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7 reasons why Allied's deal will succeed

Monday, November 30th 2009, 2:23PM 4 Comments

by Philip Macalister

There will be plenty of naysayers telling Hanover investors why they should tip the company into receivership (most of them funnily enough with first names starting with B). I thought I’d give you seven reasons why the deal will go ahead.
  1. No one likes admitting to failure. Investors have shown they are reluctant to put a company they backed under. It’s like they are admitting they made a mistake. Remember the majority of investors who put their money into Hanover and United did it off their own volition – not through advisers.
  2. They voted in hope for the moratorium and they will do the same again with Allied Farmers.
  3. It’s a way of saying goodbye to Hanover shareholder Mark Hotchin and Eric Watson. Nothing like a public humiliation to make one feel better.
  4. Instead they replace them with the new Mr Nice Guy Rob Alloway.
  5. At least it’s a way out. Currently investors are stuck in the moratorium. They can’t do anything and it seems Hanover is pretty hamstrung too.
  6. Allied Farmers needs the deal as much, if not more then Hanover. Remember they are the ones who initiated it. They need the capital and the size. Without this deal its future in the finance business is less than rosy.
  7. Investors with a medium to long term view may well see the deal stacks up. Hanover’s books don’t look particularly good in the light of the today’s economic environment. But markets go in cycles and no doubt somewhere, sometime the picture could well change.
Sure I may be wrong, but hey even the Independent Report suggests receivership isn’t all it is cracked up to be.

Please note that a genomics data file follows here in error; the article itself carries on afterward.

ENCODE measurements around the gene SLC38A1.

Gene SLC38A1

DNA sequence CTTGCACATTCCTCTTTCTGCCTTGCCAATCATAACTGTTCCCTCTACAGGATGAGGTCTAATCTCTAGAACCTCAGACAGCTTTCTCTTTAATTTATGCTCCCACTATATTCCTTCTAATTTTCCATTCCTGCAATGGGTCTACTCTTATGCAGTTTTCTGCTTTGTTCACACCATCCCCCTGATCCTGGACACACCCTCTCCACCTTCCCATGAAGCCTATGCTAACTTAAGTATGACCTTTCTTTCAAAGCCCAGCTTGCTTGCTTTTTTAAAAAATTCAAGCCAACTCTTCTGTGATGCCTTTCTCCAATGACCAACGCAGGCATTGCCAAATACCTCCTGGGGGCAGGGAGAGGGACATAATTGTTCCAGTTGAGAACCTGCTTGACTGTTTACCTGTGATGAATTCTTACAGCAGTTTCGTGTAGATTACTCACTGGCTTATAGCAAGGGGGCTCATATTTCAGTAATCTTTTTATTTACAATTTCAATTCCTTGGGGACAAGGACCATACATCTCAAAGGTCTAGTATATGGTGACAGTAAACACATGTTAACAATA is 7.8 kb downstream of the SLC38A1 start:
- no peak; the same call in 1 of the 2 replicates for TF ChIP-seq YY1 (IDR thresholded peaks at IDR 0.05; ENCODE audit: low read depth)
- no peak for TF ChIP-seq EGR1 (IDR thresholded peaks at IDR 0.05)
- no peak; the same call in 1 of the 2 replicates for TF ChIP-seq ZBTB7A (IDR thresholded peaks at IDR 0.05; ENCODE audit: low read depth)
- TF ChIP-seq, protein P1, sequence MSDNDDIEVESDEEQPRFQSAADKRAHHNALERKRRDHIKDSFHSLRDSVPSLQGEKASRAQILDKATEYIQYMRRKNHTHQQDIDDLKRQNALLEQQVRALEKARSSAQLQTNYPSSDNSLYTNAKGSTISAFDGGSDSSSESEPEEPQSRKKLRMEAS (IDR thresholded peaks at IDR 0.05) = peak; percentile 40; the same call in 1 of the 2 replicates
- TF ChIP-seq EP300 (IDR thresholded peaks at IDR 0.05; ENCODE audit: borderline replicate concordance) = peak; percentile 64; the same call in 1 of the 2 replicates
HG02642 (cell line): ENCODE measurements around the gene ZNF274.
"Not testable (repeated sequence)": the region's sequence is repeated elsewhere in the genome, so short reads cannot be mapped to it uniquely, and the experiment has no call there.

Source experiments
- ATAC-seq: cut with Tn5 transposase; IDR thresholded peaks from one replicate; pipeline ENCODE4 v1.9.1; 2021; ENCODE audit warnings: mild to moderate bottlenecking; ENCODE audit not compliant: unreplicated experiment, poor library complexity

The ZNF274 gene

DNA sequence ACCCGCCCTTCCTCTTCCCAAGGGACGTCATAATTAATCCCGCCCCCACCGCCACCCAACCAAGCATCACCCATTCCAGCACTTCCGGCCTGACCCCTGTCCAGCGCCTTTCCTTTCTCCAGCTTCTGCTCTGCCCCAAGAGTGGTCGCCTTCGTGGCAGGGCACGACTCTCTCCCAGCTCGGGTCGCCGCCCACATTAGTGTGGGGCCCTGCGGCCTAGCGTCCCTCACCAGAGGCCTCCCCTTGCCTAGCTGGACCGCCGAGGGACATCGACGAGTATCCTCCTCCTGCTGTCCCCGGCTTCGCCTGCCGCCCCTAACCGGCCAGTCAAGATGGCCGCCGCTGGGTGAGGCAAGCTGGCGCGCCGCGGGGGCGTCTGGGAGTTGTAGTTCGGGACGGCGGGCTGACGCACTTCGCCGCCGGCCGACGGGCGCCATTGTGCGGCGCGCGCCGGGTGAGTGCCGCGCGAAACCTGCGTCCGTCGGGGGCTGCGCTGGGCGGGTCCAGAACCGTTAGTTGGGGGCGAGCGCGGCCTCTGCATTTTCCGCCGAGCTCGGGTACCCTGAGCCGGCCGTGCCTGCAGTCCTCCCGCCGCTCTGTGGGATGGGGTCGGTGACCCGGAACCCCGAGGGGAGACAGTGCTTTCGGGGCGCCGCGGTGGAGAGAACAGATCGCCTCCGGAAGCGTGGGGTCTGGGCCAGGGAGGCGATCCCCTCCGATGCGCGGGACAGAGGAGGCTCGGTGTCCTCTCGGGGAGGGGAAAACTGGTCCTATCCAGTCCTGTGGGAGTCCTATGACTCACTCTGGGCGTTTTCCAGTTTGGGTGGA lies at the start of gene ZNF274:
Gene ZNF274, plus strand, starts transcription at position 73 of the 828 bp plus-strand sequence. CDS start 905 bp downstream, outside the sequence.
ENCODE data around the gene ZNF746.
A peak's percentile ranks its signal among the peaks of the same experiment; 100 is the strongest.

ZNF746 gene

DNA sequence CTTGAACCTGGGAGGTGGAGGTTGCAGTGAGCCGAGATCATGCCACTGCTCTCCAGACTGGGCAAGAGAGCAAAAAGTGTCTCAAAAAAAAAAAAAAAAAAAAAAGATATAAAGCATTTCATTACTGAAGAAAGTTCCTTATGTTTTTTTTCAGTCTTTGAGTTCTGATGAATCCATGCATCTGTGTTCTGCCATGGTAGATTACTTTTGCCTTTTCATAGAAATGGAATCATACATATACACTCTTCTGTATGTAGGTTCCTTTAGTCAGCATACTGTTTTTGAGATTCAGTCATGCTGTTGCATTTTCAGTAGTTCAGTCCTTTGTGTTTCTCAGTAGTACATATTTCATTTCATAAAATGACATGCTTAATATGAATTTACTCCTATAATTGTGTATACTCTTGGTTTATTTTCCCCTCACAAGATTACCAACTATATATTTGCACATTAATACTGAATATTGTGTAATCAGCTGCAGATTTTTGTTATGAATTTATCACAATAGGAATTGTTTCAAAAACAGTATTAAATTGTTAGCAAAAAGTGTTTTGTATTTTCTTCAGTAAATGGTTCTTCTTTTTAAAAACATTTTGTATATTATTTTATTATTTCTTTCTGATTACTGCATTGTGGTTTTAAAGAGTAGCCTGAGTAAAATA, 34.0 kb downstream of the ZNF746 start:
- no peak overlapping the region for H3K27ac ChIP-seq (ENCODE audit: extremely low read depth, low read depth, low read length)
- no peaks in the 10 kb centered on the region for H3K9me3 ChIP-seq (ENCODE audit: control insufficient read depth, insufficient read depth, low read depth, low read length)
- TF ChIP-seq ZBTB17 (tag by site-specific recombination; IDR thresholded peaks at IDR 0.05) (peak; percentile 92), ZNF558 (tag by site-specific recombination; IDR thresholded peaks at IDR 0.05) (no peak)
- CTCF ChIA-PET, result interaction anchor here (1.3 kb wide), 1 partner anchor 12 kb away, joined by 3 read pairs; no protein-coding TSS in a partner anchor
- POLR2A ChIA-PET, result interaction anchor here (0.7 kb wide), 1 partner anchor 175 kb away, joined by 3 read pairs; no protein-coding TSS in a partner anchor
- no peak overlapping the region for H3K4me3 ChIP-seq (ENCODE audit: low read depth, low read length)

« Hanover's winners, losers and whingersCommissions: “Know me before you judge” »

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Comments from our readers

On 1 December 2009 at 7:14 am Ricardo said:
Either way the investors will see little return. The only winners will be Hotchin and Watson. Watch this space as these two come up with something new, under a different name, with a publicly trusted front person in the future and fleece the next generation of suckers.
On 1 December 2009 at 10:19 am Wendy Milne said:
If Hanover investors can extend some foresight beyond the hype they are currently being bombarded with they will go with Allied as they are the only people with a plan that incorporates the word future,receivers dont come for free and dont share any pain of loss.
On 1 December 2009 at 1:21 pm Majella said:
Ricardo says:"The only winners will be Hotchin and Watson"

Well, I don't think so. They're still liable for the overhanging liabilities of Hanover, once the assets have been taken over, and of course, they've also collectively burnt $70-odd million dollars since TSHTF.

Wendy - so absolutely correct. In fact, if anything, receievers actually devalue assets, with the stench of death that accompanies them.
On 2 December 2009 at 11:48 am adam smith said:
I say Vote NO to Allied's offer.
I think Hanover and United investors will have rocks in their heads if they accept the Allied offer. A 12million market cap company taking over a $400 million asset - you've got to be joking.
In the argument over receivership, I think everyone including Grant Samuel have forgotten that if a receiver is appointed it will be working for the secured depositors. This isn't a case where there is a prior charge holder who has appointed a receiver and everyone else goes "he". The receiver will not be able to fire-sale everything as his duty will be to the secured depositors.
The unsecured depositors should get nothing unless all the secured debenture holders have been repaid. And NZ has a better chance of winning the Soccer World Cup than the secured investors being fully repaid.
I reckon that if the deal goes ahead and Allied issues shares at say X cents per share, it would not surprise me if sharemarket trading doesn't occur at 0.25 X or lower as holders of 1.2 billion new Allied shares rush to the exit in a totally misguided view that they will be able to sell at a fair price.
If history repeats itself, perhaps the former owners will try to buy the farm back at cents in the dollar!
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